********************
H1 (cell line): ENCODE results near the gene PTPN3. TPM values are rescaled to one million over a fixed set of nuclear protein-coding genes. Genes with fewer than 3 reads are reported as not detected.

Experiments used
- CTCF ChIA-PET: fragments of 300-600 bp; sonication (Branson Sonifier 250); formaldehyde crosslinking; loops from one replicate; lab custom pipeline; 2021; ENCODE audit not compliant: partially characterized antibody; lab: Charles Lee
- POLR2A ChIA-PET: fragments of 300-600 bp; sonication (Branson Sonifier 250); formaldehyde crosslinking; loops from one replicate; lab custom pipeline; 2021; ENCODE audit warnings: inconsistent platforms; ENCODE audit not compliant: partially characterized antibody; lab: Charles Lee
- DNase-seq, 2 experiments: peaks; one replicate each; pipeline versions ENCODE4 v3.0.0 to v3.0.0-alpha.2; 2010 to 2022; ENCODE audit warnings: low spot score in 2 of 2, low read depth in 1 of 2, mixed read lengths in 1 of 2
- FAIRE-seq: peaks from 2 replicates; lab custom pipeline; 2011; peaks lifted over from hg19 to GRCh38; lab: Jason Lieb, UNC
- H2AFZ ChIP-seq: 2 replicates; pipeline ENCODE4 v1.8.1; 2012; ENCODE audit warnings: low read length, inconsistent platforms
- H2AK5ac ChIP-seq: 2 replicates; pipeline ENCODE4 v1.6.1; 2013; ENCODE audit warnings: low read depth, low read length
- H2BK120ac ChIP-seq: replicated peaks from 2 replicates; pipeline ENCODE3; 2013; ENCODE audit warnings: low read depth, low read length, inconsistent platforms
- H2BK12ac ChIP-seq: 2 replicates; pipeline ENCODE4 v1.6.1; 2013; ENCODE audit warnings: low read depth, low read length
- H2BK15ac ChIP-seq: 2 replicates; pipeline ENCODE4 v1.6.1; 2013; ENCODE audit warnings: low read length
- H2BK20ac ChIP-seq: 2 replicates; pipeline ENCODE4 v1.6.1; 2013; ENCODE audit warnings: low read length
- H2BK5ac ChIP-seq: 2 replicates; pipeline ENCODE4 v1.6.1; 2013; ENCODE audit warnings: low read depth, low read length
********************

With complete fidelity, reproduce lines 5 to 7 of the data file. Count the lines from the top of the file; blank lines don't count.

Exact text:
- DNase-seq, 2 experiments: peaks; one replicate each; pipeline versions ENCODE4 v3.0.0 to v3.0.0-alpha.2; 2010 to 2022; ENCODE audit warnings: low spot score in 2 of 2, low read depth in 1 of 2, mixed read lengths in 1 of 2
- FAIRE-seq: peaks from 2 replicates; lab custom pipeline; 2011; peaks lifted over from hg19 to GRCh38; lab: Jason Lieb, UNC
- H2AFZ ChIP-seq: 2 replicates; pipeline ENCODE4 v1.8.1; 2012; ENCODE audit warnings: low read length, inconsistent platforms